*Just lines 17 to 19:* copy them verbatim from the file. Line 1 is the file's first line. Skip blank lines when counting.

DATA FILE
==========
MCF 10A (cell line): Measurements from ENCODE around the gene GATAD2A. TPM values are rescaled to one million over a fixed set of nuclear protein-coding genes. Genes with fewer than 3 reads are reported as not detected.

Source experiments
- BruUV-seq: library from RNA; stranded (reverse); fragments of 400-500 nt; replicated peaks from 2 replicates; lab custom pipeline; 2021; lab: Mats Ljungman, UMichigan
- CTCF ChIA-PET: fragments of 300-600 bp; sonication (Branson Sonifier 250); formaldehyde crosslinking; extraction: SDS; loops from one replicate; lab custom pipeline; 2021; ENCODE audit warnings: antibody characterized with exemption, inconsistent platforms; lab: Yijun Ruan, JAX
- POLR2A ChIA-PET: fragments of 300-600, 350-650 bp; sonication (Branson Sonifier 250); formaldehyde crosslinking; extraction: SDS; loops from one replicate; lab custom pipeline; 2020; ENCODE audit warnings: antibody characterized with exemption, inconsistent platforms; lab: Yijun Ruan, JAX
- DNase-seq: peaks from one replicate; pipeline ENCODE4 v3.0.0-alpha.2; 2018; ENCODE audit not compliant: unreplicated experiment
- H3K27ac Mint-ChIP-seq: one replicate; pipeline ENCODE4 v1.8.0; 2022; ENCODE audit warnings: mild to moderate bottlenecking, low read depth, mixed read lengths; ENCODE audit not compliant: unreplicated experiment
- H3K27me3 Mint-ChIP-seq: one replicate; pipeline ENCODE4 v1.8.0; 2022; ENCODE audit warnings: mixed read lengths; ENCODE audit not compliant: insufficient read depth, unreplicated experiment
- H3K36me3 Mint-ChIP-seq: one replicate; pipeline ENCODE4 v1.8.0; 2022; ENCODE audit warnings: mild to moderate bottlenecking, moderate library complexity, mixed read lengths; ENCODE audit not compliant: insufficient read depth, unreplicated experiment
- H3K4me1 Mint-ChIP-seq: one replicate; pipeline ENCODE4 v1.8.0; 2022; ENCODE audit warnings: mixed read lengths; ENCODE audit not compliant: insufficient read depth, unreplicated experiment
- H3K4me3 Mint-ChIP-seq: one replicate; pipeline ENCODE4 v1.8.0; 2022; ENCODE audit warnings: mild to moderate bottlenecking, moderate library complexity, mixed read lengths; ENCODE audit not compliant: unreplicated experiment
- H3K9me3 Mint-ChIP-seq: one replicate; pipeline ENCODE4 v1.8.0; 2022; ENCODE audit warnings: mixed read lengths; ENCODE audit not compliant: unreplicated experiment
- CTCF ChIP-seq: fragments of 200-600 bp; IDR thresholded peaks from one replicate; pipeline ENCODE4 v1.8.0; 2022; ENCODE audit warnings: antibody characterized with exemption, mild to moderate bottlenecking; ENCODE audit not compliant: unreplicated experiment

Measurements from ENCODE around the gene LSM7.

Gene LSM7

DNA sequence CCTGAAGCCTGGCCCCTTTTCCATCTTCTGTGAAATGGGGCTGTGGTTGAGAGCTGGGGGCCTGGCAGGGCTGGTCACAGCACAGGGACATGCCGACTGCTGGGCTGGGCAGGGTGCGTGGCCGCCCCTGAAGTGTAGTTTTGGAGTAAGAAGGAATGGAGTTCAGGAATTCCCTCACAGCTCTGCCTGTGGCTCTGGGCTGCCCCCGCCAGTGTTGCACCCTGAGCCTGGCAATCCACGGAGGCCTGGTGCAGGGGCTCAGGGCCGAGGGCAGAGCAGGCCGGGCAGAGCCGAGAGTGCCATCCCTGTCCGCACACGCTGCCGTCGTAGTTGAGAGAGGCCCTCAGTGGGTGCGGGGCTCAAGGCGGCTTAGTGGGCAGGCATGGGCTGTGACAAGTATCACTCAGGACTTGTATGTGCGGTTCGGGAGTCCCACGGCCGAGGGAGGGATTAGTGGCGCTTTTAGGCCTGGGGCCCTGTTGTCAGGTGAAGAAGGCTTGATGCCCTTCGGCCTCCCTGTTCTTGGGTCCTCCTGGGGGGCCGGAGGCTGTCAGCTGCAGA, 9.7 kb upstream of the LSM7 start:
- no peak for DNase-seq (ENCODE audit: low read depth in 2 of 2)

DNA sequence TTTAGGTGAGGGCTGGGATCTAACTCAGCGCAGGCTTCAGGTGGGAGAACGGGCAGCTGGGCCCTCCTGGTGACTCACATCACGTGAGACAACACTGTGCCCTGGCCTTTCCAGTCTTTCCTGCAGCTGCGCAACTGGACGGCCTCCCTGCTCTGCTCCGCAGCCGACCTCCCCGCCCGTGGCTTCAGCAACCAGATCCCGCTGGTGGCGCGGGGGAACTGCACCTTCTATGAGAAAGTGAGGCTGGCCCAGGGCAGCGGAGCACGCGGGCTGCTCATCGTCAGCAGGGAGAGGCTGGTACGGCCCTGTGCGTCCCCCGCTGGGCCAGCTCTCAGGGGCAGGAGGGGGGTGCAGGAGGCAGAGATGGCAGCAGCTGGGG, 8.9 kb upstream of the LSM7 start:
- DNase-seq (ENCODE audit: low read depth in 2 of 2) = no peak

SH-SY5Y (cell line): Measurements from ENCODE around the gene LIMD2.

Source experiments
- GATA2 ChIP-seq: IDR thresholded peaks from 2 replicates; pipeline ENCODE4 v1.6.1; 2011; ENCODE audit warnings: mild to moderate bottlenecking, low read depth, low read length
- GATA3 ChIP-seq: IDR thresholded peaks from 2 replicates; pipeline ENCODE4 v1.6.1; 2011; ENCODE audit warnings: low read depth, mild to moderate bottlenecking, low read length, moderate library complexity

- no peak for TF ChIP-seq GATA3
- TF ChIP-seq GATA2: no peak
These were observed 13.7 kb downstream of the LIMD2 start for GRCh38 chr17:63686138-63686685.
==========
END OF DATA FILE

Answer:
- no peak for DNase-seq (ENCODE audit: low read depth in 2 of 2)

DNA sequence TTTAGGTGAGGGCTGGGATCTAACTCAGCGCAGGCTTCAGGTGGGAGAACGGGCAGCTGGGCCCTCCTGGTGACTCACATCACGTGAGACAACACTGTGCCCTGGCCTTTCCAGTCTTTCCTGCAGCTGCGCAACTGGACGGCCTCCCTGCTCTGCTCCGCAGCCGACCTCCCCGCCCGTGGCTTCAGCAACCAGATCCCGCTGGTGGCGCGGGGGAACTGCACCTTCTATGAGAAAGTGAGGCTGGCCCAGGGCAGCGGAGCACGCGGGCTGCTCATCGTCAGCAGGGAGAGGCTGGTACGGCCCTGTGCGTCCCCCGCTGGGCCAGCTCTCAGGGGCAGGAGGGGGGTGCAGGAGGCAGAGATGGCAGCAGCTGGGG, 8.9 kb upstream of the LSM7 start:
- DNase-seq (ENCODE audit: low read depth in 2 of 2) = no peak